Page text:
One day after Obama announced the sanctions and expelled dozens of Russian officials from the U.S., Russian President Vladimir Putin said he did not plan to retaliate. President-elect Trump, who has been complimentary of Putin, praised the Russian leader's decision.
It's not unusual for incoming administrations to have discussions with foreign governments before taking office. But the multiple contacts on Dec. 29 — the day Obama imposed sanctions — would raise questions about whether Trump's team discussed Russia's response.
Trump transition spokesman Sean Spicer said Flynn and Ambassador Sergey Kislyak spoke on the phone around the time of the sanctions announcement, although Spicer said the conversation happened a day earlier, on Dec. 28.
"The call centered around the logistics of setting up a call with the president of Russia and the president-elect after he was sworn in, and they exchanged logistical information on how to initiate and schedule that call," Spicer told reporters Friday. "That was it, plain and simple."
Trump has repeatedly called for improving U.S. relations with Russia, which deteriorated under the Obama administration. During a news conference Wednesday, Trump said, "If Putin likes Donald Trump, I consider that an asset, not a liability, because we have a horrible relationship with Russia."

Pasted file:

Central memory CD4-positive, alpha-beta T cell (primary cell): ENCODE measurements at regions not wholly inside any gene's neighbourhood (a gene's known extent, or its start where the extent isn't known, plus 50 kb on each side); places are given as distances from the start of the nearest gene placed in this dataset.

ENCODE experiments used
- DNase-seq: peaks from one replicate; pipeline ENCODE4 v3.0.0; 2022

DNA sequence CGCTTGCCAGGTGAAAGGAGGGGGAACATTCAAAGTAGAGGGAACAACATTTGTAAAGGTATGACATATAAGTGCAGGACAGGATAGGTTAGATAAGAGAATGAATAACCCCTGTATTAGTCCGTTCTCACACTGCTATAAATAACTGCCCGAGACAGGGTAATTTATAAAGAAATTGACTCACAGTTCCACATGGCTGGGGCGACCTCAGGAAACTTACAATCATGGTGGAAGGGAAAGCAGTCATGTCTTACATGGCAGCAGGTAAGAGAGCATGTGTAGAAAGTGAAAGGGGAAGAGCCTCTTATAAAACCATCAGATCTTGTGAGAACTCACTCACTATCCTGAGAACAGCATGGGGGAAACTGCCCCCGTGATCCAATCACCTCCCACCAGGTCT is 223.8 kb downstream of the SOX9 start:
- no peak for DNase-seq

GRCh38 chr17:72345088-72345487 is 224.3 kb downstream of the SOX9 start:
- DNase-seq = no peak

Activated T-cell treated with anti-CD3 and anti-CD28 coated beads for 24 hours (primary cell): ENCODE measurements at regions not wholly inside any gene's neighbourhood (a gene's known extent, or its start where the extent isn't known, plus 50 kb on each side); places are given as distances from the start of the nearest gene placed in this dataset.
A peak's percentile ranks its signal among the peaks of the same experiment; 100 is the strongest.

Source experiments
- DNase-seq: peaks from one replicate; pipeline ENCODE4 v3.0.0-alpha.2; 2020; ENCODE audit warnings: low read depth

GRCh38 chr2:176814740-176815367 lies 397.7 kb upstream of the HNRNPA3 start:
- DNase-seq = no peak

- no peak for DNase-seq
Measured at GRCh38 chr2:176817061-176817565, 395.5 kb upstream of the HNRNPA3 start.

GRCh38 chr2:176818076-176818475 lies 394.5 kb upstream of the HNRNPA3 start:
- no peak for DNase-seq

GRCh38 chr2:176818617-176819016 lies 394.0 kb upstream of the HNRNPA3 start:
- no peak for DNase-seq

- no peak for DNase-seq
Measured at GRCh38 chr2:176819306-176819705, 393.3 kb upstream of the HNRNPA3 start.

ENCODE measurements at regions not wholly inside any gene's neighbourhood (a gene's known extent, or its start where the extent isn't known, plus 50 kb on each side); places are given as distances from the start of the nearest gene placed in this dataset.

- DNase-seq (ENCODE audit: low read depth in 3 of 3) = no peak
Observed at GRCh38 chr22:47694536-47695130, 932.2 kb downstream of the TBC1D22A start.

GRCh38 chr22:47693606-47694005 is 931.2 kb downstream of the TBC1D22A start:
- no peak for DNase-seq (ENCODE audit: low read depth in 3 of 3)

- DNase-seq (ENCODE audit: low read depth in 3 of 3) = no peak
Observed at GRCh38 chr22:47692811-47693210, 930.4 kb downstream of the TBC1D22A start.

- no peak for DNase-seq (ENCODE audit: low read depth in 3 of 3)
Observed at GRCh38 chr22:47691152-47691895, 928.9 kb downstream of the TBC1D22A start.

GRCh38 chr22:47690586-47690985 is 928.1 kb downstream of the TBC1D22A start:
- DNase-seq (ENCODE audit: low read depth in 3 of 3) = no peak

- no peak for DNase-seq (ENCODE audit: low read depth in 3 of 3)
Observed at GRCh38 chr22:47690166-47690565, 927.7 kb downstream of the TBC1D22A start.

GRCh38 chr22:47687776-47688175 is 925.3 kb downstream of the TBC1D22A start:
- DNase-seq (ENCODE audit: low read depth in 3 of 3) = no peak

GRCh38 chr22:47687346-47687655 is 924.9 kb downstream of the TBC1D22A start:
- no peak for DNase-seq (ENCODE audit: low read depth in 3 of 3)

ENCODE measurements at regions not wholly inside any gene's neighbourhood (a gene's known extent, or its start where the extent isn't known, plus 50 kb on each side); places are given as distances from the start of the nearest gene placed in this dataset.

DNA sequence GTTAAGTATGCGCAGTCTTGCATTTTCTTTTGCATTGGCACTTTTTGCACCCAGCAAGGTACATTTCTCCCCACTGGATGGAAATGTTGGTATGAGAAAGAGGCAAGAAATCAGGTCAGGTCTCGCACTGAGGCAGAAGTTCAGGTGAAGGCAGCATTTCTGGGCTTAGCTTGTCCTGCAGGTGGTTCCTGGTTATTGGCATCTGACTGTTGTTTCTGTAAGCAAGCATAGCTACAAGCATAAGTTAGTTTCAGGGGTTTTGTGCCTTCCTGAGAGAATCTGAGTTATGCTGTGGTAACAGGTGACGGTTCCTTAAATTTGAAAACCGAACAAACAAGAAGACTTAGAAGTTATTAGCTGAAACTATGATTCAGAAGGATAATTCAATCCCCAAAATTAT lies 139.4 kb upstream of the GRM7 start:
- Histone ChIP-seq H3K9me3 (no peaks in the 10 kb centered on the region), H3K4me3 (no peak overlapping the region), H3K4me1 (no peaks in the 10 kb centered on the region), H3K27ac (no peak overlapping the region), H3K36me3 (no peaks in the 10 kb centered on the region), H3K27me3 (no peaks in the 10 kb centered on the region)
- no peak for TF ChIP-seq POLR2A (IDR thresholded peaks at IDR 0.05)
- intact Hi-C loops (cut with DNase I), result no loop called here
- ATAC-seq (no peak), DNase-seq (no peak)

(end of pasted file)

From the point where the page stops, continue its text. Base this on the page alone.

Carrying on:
Flynn's contacts with the Russian ambassador were first reported by Washington Post columnist David Ignatius. The official who spoke to The Associated Press was not authorized to confirm the contacts publicly and insisted on anonymity.
The official said Flynn and Kislyak have also been in contact at other times.
Spicer said they exchanged Christmas greetings via text over the holidays.
It's unclear how U.S. officials became aware of the contacts between Flynn and Kislyak, who has served as Russia's envoy to the U.S. since 2008. U.S. monitoring of Russian officials' communication within the United States is known to be common.
Flynn has spoken with other foreign officials since Trump won the November election, as have incoming White House senior advisers Steve Bannon and Jared Kushner, Trump's son-in-law.
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